Note: This is the final installment of the original article that I wrote a dozen years ago.
Out of Control
I had just spent from Thursday noon to Monday morning completely en femme. I felt fantastic! However, household chores needed to be done, including mowing the lawn. I certainly couldn’t do that in full makeup, wig and a dress. I changed back to boy clothes (I left my toenails painted for two weeks) and did my household chores. Afterward I discovered that I was tired. I resolved not to dress that night and to simply stay home and watch television (a movie “Just one of the girls” was on).
Then, Stacy called. She, her fiancée, and several other friends (including two CD wannabe’s) were planning a late night trek to a newly discovered gay bar that was featuring a female impersonator show that night. Did I want to come along? Well, sure. It took me only an hour and a half to get ready - maybe I’m getting too practiced at this? Stacy and her fiancée stopped by to pick me up and we were off. On the way down Stacy and I had one of our good talks. She is a good friend; one in which I placed such confidence I let her re-finance my home mortgage. We got to the bar and everyone kept wanting to buy me drinks. I restrained myself so I had only had two when the emcee of the show approached me to see if I was planning to be in the show. “No.” Did I want to be? “No.” Would I please? “No.” “Please? We need you.” “Well, OK, but I’ve never done it before, and I don’t have a clue as to what I’m doing.”
Stacy went out to my car to pick up a tape of a song I’ve fallen in love with: Whitney Houston’s “Run to You.” Naturally, I did not have on stage (read “drag”) make-up, so I borrowed the makeshift dressing room to add a little emphasis to my eyes, lips and cheeks. Going on stage in front of people is quite an interesting adventure. Even though all you do is lip-sync the song, you do have to know the words in order to make it believable. Also, you can’t simply stand in one place and move your lips. Fortunately, I had this song memorized and it meant so much to me that I was able to do a fair job of acting out the emotions it holds for me. I came in second place. Of course, the selection process is slightly rigged. They choose based on applause and since I had so many friends with me, it would have been impossible for me to come in any lower! Still, it was a lot of fun and an experience I’m glad I tried.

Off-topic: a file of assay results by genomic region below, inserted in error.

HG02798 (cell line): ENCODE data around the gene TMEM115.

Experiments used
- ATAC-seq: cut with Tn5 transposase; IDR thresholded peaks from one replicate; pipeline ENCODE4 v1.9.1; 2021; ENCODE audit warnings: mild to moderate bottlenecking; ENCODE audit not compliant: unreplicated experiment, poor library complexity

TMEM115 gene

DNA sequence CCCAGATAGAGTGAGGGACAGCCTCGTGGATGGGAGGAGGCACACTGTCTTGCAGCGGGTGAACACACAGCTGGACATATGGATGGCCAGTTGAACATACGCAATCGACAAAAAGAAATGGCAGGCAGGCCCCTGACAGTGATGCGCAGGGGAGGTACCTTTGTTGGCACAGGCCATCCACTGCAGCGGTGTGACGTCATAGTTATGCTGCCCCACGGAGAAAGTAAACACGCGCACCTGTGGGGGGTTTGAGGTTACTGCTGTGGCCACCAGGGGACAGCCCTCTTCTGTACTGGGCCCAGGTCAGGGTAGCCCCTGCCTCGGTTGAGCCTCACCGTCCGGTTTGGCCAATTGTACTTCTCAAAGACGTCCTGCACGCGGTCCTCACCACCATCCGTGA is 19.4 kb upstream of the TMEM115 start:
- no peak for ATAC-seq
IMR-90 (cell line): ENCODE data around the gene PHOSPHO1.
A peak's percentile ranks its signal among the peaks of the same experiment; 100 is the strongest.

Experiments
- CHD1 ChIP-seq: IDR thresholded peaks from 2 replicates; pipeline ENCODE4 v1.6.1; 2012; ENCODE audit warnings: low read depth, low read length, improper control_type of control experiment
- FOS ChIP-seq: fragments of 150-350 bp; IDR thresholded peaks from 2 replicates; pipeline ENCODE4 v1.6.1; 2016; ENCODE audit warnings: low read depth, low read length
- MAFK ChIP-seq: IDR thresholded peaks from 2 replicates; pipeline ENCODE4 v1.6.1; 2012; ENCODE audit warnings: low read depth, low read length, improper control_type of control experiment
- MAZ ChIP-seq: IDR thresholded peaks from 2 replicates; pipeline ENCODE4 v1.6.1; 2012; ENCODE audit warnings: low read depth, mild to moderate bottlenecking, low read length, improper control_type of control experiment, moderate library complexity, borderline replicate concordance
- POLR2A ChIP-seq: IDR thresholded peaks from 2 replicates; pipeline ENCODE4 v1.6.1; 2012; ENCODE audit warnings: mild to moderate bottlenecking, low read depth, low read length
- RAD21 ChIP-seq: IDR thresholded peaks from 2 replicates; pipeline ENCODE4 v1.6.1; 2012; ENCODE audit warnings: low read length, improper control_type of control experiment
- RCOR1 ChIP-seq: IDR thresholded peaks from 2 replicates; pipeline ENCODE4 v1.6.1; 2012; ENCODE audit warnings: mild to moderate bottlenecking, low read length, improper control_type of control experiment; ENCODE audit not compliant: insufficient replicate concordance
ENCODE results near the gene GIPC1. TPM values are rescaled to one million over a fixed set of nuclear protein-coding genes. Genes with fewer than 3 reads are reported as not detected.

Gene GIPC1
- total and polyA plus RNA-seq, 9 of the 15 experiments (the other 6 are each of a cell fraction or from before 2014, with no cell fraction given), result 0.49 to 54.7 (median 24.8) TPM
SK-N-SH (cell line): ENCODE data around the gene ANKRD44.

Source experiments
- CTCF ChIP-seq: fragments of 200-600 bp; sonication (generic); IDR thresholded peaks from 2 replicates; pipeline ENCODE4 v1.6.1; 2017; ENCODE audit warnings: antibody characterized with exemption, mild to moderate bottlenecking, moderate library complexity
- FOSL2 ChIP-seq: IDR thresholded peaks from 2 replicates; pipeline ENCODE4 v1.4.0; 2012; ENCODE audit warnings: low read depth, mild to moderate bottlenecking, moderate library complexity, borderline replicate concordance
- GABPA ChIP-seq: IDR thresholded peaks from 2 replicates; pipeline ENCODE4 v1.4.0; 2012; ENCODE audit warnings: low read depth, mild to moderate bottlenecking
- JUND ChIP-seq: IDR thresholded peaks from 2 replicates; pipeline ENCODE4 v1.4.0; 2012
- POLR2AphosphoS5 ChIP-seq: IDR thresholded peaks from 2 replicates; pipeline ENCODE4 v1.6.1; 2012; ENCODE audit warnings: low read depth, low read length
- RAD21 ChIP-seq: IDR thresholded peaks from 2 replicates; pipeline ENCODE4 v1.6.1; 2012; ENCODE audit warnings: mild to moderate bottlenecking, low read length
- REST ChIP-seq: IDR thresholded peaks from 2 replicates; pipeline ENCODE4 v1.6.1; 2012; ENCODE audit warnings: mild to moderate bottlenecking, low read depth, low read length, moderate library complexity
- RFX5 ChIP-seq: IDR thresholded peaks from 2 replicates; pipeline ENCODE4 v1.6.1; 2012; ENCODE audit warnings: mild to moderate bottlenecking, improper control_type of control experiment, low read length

I was oh-so-tired for work the next day (Tuesday). I had just spent 4-½ days en femme with only a short break for yard work. I didn’t dress at all Tuesday or Wednesday. I just didn’t have the energy! I went home, made myself dinner, watched a little TV and headed to bed early. After all, the weekend was approaching and I needed to rest up.
My work began to suffer. My thoughts were constantly on dressing and what I would do that evening, where I would go, who I would meet. I logged onto the computer every day, just to be able to be with other cross dressers, if only electronically. I found myself in stores more often, looking for new clothes, jewelry, make-up, and shoes. I was clearly on a binge and I didn’t know how to stop. I told myself I didn’t want to stop. I did another show at a different bar. I found that I liked being out amongst people and I enjoyed the caricature represented by the drag queens. I avoided any heavy contact with them, because I sensed they were not a happy lot and I’d heard that many of them are into drugs, not a scene I have any interest in. But, I also recognized that I was losing control of myself, and my grip on reality. I knew I needed help; I was unable or unwilling to rein myself in. And I was becoming unhappy; I felt something was missing.
I was smart enough to know that I missed my “real” life. It is a life I’ve worked hard to have. Yet, I was afraid of losing the “life” I’d found amongst my cross-dressing friends. I sank into a bit of depression as I contemplated the loss of one or the other. My fondest dreams had them integrated, but my conscious mind could not work out the details. Even now, I’m not sure it can be wholly resolved. I knew that whatever was to happen would begin as soon as my wife arrived home from her vacation.